Tom Six on The Human Centipede II and What's In Store for His American-Set Trilogy Ender

humancentipede_martin630.jpgDutch filmmaker Tom Six cut a striking figure last month at Fantastic Fest, where he appeared -- ever-smiling and clad head to toe in a pristine white suit, his outfit of choice -- to world premiere his squirm-inducing body horror sequel, The Human Centipede II (Full Sequence). The following day Movieline spoke with Six about the film, in which he meets the challenge of one-upping himself in the escalation of extremes in gory, grotesque detail. Upon hearing that an audience member fainted the previous night, Six professed his sympathy. He was sorry to hear it, he said with a grin. Well, maybe not completely sorry.

In person, the ebullient Six is rather cheerful for a guy who spends all his time dreaming up new ways to up the ante in a genre that's already seen the heights of "torture porn" come and go. He's already set to complete his Human Centipede trilogy, in which unfortunates so far in two countries and two films have discovered the hard way what happens when sick individuals decide to play god by stitching people together, end to end. His next and final Human Centipede target is America, which should be interesting; Six says he loves the United States -- but he also counts Borat and the works of Lars von Trier among his favorite influencers.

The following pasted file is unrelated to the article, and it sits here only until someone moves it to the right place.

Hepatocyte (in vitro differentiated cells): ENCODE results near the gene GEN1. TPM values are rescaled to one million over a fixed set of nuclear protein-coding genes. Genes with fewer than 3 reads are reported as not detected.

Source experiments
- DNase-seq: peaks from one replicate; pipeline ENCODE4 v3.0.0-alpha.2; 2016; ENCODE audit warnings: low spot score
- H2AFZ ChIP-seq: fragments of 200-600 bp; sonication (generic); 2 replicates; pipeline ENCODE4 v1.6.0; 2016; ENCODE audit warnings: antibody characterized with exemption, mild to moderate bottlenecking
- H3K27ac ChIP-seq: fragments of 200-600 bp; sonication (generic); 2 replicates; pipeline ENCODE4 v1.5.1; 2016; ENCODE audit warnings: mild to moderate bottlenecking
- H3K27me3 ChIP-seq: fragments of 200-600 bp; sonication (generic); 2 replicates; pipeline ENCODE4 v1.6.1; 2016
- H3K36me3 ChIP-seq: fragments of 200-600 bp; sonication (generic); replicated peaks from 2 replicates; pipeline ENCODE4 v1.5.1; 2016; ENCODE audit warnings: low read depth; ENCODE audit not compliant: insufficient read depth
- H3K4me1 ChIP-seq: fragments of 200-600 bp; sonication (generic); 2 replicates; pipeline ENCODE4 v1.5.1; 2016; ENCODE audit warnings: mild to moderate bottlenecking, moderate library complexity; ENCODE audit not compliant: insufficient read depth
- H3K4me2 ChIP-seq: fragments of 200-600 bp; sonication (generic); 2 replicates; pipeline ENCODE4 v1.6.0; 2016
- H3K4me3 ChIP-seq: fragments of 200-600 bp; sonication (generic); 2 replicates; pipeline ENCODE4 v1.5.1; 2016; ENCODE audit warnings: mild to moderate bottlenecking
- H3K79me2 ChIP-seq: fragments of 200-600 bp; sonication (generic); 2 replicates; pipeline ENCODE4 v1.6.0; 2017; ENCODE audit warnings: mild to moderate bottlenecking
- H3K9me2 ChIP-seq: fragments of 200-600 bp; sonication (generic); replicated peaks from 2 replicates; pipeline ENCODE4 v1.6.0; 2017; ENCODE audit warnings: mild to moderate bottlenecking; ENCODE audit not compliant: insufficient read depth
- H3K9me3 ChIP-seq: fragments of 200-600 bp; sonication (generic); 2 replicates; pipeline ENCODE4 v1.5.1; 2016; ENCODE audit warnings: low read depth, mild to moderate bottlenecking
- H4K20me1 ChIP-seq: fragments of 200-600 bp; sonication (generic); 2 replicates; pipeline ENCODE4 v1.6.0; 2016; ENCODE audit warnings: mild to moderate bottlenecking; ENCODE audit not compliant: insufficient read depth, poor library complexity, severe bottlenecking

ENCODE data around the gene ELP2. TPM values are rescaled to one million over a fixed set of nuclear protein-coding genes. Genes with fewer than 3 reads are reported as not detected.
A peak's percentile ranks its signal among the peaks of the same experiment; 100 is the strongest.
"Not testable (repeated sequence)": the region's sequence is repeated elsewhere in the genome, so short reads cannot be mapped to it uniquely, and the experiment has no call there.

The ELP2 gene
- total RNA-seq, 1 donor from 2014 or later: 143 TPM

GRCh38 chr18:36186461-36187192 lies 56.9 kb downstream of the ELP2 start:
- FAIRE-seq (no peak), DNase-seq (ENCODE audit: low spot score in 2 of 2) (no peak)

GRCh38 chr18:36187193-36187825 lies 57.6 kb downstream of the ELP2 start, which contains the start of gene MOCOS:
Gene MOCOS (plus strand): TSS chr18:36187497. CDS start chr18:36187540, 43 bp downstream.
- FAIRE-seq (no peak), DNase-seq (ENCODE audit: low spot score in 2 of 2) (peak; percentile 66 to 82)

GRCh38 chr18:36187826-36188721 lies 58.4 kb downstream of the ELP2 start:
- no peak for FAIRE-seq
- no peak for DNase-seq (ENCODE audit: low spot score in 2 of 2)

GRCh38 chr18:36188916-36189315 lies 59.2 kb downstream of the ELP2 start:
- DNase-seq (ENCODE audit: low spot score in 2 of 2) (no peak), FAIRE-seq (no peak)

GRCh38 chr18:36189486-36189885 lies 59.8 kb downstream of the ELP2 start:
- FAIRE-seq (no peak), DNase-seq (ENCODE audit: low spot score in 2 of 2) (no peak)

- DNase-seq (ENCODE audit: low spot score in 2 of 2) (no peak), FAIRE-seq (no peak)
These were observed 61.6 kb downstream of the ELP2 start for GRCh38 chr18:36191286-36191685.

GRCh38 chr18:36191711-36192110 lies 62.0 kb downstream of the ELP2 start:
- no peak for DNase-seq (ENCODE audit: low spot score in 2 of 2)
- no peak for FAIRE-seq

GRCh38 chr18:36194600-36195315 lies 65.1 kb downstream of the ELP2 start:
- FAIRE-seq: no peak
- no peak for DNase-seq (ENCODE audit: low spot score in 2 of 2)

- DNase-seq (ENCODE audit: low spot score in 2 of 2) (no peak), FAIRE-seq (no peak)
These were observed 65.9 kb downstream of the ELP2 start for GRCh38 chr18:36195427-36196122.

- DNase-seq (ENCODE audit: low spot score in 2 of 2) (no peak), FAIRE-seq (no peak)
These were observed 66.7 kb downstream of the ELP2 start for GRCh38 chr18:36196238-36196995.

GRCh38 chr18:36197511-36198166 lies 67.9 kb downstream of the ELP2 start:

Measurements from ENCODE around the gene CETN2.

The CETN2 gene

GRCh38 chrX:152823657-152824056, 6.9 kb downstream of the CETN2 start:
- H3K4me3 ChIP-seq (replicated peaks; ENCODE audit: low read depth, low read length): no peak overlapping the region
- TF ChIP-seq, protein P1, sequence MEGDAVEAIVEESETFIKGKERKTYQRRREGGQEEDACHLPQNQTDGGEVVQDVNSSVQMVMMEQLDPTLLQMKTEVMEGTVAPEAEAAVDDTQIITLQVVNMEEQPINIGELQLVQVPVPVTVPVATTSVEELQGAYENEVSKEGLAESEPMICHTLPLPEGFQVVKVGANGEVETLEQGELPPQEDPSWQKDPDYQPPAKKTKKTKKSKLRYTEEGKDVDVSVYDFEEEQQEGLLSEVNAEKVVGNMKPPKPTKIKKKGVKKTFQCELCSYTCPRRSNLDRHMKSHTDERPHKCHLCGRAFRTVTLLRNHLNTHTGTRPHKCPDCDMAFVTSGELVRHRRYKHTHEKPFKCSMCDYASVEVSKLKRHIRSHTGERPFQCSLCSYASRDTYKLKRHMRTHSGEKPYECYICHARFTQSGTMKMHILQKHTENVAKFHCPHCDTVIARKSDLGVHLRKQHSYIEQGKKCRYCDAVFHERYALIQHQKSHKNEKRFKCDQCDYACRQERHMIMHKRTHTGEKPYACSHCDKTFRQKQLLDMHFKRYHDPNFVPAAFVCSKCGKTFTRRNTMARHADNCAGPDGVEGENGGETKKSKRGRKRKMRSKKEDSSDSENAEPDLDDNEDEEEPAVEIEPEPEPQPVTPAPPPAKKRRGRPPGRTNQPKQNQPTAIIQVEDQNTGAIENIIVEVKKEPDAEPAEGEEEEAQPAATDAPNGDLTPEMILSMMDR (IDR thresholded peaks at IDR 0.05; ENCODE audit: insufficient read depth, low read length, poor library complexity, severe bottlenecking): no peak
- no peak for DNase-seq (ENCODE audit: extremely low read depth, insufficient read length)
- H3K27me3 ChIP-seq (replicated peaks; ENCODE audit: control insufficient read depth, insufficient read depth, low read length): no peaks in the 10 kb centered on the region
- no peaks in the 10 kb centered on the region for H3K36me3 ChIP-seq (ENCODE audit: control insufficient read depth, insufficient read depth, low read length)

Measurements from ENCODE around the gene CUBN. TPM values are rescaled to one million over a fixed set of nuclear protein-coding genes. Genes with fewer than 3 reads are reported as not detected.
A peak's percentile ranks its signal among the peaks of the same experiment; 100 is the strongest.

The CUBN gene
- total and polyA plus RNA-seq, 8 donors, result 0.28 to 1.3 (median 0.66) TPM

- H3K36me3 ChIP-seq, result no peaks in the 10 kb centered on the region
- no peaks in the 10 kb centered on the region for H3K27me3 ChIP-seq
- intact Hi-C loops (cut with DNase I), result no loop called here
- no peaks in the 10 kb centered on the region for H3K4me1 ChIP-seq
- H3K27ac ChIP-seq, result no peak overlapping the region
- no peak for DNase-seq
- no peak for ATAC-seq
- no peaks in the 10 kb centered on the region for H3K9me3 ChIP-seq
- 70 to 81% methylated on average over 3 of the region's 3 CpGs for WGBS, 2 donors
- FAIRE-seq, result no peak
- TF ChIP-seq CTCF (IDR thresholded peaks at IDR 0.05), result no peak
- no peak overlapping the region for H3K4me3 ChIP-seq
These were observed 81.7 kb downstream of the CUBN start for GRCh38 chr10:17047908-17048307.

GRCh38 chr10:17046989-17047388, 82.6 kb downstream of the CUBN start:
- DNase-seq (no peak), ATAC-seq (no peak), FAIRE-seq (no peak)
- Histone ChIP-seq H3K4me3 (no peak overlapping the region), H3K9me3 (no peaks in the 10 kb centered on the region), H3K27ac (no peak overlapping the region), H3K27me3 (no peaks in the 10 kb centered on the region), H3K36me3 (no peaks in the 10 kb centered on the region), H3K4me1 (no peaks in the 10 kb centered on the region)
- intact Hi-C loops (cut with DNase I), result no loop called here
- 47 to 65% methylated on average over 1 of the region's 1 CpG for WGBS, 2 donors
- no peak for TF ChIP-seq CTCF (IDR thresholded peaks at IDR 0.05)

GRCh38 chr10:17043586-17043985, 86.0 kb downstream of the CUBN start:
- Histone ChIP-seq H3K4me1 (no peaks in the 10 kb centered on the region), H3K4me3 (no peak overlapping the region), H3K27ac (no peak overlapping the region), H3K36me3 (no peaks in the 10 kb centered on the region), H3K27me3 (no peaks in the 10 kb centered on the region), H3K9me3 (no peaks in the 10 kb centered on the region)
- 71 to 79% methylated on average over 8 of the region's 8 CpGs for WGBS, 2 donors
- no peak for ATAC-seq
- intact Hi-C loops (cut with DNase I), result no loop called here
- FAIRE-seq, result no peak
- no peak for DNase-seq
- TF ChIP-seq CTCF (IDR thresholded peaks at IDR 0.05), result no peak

Read on and get to know Six, his artistic intentions with the Human Centipede trilogy, where he draws the line of good taste, why he doesn't seem to mind distributor edits to his director's cut of The Human Centipede II, and more. (Some spoilers follow.)

So, your movie world premiered last night.

Yes.

I presume by now you've heard what the audience reaction was like?

I was there, and I got the first reactions from the audience. They were all numb, coming out. Like, 'Oh my God.'

Are you aware that a woman fainted towards the end of the film?

Yeah! I heard.

I was sitting next to her.

That's incredible, huh?

I missed your Q&A because I was calling an ambulance for her.

Oh no! I heard from people that two more people were [incapacitated].

But people have had violent, physical reactions to your work before. How much do you expect this kind of extreme reaction -- and does it please you to hear when people do have them?

Secretly it pleases me -- of course, as long as people don't get really hurt. But when I was making this film, when you make a film and write it and edit it, you are so busy with the material you forget how nasty it is. So for me, when people have reactions to what they see it's very hard for me to think, 'Oh, it is really gruesome.' Because I've seen it so many times.